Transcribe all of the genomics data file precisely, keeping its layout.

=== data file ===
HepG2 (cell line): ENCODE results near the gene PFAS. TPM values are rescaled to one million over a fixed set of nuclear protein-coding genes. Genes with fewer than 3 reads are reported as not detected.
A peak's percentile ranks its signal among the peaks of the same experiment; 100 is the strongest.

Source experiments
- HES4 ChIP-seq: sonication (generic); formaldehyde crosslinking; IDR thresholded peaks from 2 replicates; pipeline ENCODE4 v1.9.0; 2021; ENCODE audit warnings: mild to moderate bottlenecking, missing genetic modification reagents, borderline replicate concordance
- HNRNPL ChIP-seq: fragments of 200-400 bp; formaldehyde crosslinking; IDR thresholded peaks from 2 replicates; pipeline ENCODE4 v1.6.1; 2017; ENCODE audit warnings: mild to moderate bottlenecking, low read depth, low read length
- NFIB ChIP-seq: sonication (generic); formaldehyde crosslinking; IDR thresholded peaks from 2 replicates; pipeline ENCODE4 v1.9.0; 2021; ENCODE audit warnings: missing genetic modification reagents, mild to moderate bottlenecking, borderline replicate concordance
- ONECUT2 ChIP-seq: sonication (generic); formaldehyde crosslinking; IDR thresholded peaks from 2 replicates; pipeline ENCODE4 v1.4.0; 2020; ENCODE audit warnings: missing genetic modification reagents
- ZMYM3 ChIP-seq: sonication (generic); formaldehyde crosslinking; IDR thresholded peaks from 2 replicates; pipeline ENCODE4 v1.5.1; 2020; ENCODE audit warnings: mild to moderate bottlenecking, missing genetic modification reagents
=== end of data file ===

HepG2 (cell line): ENCODE results near the gene PFAS. TPM values are rescaled to one million over a fixed set of nuclear protein-coding genes. Genes with fewer than 3 reads are reported as not detected.
A peak's percentile ranks its signal among the peaks of the same experiment; 100 is the strongest.

Source experiments
- HES4 ChIP-seq: sonication (generic); formaldehyde crosslinking; IDR thresholded peaks from 2 replicates; pipeline ENCODE4 v1.9.0; 2021; ENCODE audit warnings: mild to moderate bottlenecking, missing genetic modification reagents, borderline replicate concordance
- HNRNPL ChIP-seq: fragments of 200-400 bp; formaldehyde crosslinking; IDR thresholded peaks from 2 replicates; pipeline ENCODE4 v1.6.1; 2017; ENCODE audit warnings: mild to moderate bottlenecking, low read depth, low read length
- NFIB ChIP-seq: sonication (generic); formaldehyde crosslinking; IDR thresholded peaks from 2 replicates; pipeline ENCODE4 v1.9.0; 2021; ENCODE audit warnings: missing genetic modification reagents, mild to moderate bottlenecking, borderline replicate concordance
- ONECUT2 ChIP-seq: sonication (generic); formaldehyde crosslinking; IDR thresholded peaks from 2 replicates; pipeline ENCODE4 v1.4.0; 2020; ENCODE audit warnings: missing genetic modification reagents
- ZMYM3 ChIP-seq: sonication (generic); formaldehyde crosslinking; IDR thresholded peaks from 2 replicates; pipeline ENCODE4 v1.5.1; 2020; ENCODE audit warnings: mild to moderate bottlenecking, missing genetic modification reagents